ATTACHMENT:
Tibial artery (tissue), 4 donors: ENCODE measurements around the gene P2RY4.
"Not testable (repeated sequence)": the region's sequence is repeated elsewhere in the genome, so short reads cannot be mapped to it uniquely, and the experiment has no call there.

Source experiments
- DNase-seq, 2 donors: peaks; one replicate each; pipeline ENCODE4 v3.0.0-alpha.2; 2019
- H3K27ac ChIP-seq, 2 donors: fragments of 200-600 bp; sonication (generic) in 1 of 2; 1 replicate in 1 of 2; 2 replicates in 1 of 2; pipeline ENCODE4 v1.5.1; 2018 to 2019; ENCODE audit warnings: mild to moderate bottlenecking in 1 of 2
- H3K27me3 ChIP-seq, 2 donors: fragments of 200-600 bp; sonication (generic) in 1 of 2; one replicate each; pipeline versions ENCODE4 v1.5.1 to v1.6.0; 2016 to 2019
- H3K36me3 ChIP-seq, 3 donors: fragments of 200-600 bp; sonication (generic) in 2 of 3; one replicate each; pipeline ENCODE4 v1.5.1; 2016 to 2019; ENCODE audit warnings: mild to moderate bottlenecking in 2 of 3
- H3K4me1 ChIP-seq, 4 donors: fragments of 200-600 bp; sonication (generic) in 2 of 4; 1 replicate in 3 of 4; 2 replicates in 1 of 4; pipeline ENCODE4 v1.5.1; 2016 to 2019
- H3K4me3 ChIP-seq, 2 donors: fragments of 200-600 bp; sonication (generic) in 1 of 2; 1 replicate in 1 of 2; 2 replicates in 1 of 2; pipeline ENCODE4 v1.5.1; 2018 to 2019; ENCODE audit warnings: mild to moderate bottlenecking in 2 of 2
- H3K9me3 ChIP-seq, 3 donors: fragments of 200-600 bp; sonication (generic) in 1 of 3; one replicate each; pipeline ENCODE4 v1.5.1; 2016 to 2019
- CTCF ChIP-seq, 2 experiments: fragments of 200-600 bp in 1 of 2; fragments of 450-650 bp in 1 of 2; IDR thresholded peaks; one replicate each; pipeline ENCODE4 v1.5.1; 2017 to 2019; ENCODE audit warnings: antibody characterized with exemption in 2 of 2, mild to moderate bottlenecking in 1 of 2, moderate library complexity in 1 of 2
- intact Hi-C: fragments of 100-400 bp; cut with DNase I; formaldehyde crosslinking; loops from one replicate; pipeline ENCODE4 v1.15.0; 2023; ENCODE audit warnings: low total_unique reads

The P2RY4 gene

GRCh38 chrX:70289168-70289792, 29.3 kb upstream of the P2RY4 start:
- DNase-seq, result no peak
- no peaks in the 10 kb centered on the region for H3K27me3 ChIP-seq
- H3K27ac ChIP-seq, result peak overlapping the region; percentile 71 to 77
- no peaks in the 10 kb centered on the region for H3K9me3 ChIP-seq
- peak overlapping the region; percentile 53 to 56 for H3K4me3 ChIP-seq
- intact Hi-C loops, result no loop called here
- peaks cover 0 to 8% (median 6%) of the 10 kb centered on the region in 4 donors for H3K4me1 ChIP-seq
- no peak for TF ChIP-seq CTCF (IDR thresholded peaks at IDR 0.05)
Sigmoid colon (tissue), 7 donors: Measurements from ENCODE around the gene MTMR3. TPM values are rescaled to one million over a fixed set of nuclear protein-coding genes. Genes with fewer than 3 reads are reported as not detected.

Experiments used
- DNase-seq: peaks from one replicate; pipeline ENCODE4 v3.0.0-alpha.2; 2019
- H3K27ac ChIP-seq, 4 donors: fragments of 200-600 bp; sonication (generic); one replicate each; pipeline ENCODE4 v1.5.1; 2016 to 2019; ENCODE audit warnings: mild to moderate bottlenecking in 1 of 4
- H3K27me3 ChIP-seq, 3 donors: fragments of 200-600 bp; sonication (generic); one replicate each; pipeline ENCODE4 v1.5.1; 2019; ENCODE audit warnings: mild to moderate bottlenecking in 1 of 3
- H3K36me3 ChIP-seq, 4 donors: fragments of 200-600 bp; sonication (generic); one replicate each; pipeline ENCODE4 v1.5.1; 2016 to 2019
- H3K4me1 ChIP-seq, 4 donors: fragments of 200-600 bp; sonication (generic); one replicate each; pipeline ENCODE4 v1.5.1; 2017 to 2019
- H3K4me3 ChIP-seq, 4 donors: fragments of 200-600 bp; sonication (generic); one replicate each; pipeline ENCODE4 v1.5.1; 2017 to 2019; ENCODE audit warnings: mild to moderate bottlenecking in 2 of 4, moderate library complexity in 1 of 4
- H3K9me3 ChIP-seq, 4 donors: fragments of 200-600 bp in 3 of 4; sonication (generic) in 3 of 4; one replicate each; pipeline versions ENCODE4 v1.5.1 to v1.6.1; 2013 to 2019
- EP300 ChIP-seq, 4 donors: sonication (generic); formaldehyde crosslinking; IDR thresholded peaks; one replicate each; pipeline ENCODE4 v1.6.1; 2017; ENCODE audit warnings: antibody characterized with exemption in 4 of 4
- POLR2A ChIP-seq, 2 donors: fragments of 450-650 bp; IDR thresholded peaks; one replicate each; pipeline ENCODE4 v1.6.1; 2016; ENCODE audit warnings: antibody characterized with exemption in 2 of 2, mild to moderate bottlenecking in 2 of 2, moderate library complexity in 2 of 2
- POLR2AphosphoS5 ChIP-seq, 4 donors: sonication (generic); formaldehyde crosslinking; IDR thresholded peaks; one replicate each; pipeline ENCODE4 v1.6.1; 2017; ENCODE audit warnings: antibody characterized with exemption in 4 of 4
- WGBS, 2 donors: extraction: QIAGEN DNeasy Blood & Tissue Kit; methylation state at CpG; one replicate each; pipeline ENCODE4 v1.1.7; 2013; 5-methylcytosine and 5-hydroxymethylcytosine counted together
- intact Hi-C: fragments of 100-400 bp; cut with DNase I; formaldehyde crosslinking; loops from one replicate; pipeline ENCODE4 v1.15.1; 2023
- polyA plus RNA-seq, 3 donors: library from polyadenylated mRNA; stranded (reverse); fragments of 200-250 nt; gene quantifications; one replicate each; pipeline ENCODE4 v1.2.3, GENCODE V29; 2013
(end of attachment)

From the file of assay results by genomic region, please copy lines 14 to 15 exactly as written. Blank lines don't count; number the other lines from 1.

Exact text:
GRCh38 chrX:70289168-70289792, 29.3 kb upstream of the P2RY4 start:
- DNase-seq, result no peak